17 October 2007

The plate tectonics of alien worlds

By
Cosmos Online
Extrasolar planets that are superficially similar to our own and sometimes termed 'super-sized Earths' may in fact have stagnant outer surfaces rendering them inhospitable to life.
The plate tectonics of alien worlds

Less than hospitable: An illustration of what it might look like from the surface of a super-sized Earth, based on the study. The atmosphere is assumed to be similar to Venus and the planet is close to its star. Credit: Craig O'Neill

SYDNEY: Extrasolar planets that are superficially similar to our own and sometimes termed ‘super-sized Earths’ may in fact have stagnant outer surfaces rendering them inhospitable to life.

These rocky bodies are probably not much like Earth at all, according to a new study by Australian and U.S. planetary scientists. Instead of possessing active plate tectonics, those that are five to ten times the size of Earth most likely have a geologically dead surface more akin to the hellish surface of Venus, they said.

“A super-sized Earth would look more like Venus than Earth,” said author Craig O’Neill, a planetary scientist at Macquarie University in Sydney. “The surface conditions of such bodies are a strong function of the volcanic and tectonic history of the planet. There’s an assumption that super-Earths have the same tectonics as Earth, but that’s not the case.”

Gravity and stress

The new findings, published in the Geophysical Review Letters and recently presented at the 7th Australian Space Science Conference in Sydney, might put a dampener on the hopes of those looking for life on such terrestrial planets.

To make the find, O’Neill and colleague Adrian Lenardic of Rice University in Houston, Texas, modelled how gravity and stress forces would affect a planet if it were a scaled-up version of Earth.

They found that a while the increased forces generated by convection currents in the mantle would act on a super-sized Earth, increased gravity would act to strengthen the rocky crust so the surface would no longer resemble the cracked eggshell-like configuration of Earth’s tectonic plates.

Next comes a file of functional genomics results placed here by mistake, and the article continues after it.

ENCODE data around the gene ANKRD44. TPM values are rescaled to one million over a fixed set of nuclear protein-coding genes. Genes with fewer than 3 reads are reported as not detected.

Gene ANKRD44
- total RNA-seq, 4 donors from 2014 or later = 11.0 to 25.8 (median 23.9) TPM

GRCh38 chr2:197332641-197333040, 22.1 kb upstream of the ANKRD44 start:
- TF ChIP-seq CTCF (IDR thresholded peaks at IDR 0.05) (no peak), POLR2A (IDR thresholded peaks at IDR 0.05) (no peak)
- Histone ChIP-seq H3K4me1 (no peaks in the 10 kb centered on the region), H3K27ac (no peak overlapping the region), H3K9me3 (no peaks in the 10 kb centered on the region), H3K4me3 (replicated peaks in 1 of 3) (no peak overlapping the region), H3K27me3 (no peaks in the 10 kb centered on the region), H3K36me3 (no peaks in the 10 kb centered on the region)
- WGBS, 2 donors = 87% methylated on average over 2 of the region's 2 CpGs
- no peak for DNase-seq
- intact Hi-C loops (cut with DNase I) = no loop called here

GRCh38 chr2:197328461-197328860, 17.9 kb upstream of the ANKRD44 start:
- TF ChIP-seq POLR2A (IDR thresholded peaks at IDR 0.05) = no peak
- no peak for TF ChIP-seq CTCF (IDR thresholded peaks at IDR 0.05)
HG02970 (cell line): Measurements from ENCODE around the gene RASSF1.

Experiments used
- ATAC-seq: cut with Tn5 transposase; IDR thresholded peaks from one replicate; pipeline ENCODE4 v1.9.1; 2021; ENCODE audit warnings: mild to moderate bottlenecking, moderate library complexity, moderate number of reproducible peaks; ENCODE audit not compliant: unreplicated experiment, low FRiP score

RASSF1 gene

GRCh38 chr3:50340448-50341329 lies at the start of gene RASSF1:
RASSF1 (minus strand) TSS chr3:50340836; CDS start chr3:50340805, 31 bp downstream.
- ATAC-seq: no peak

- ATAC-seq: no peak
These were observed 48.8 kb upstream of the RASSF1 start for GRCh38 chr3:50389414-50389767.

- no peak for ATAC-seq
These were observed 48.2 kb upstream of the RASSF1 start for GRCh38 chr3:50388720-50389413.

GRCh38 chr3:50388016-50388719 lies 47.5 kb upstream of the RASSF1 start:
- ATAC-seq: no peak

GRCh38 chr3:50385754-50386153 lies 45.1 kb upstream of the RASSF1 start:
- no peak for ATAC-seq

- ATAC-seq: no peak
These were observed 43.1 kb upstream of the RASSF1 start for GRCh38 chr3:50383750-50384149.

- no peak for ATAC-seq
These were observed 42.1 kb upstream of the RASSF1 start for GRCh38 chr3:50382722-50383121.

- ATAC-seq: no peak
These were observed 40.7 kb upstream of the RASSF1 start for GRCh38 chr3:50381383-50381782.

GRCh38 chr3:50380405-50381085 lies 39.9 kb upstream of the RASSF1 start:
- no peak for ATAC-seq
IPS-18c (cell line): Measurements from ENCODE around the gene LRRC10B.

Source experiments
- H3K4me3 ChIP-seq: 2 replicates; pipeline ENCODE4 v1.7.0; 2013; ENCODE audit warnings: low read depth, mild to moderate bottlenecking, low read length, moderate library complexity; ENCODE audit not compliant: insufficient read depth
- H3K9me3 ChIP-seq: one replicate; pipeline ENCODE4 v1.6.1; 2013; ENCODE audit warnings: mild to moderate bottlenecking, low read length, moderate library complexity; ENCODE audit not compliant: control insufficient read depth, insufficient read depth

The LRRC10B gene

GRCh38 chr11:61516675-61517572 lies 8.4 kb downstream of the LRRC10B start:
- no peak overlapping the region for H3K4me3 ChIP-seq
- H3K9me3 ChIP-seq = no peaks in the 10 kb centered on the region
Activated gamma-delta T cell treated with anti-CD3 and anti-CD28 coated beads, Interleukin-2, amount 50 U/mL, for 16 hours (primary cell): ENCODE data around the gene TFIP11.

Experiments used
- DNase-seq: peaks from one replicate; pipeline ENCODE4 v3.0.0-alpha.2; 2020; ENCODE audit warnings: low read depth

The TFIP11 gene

In other words, the surface of the planet would be too strong to allow the driving forces of magma to break the crust into large, active plates where rock is created or destroyed. The research suggests that the size of the planet and its atmosphere would be useful indicators of a planet’s life-sustaining capability.

“At the moment, the only way to tell habitability is how far away a planet is from its star,” O’Neill said. “But we know that that’s not a reliable indicator. The main problem is that it doesn’t explain our Solar System.” If the distance between a planet and the star was key, O’Neill said, then Mercury (which is closer to the Sun) should be hotter than Venus – but that isn’t the case.

Experts believe a lack of active plate tectonics partly accounts for the inhospitable conditions on Venus. “Mantle convection drives the evolution of atmosphere,” O’Neill said. “It’s the one fundamental process on Earth.”

Atmosphere regulating

Tectonic processes releases molecules such as carbon dioxide and water into the atmosphere when magma breaks through the surface, but they also recycles those compounds at subduction zones. These are where the crust at the edge of a plate gets pushed down into the mantle underneath another plate.

Plate tectonics acts to “regulate the atmosphere and buffer the Earth from extremes,” O’Neill said. “On other planets with no plate tectonics the atmosphere would be hellish like Venus’.”

With no regular outlet for heat generated from the core, such a planet would have unpredictable and widespread volcanic activity, he argues. It would also suffer from a runaway greenhouse effect, caused by the build up of carbon dioxide that has no way of getting recycled. Moreover, any water on the planet’s surface would likely be evaporated away by its star.

Planetary scientist Graziella Caprarelli of the University of Technology, Sydney, agrees that the research confirms super-sized Earths could not sustain plate tectonics. “However, we know that planet dynamic regimes are not static; Earth itself evolved from an early magma ocean regime to plate tectonics, and models of other planets in the Solar System suggest that they also may have undergone geodynamic changes.” Additional studies would help clarify how a planet’s tectonic activity might evolve, she said.

Caprarelli added that the research could also help focus the search for life in space. “[This] type of planetary modelling… has broad repercussions in how we go about looking for life outside of the Solar System. It also helps us understand better how other planets in our Solar System have evolved, which in turns makes us understand more about Earth.”

An independent study published in the Astrophysical Journal Letters by scientists at the Harvard-Smithsonian Centre for Astrophysics in Massachusetts conversely argues that super-sized Earths would have plate tectonics. However, O’Neill refutes that research, arguing that the study failed to take into account the effect that increased gravity, and therefore pressure, would have in strengthening the crust.

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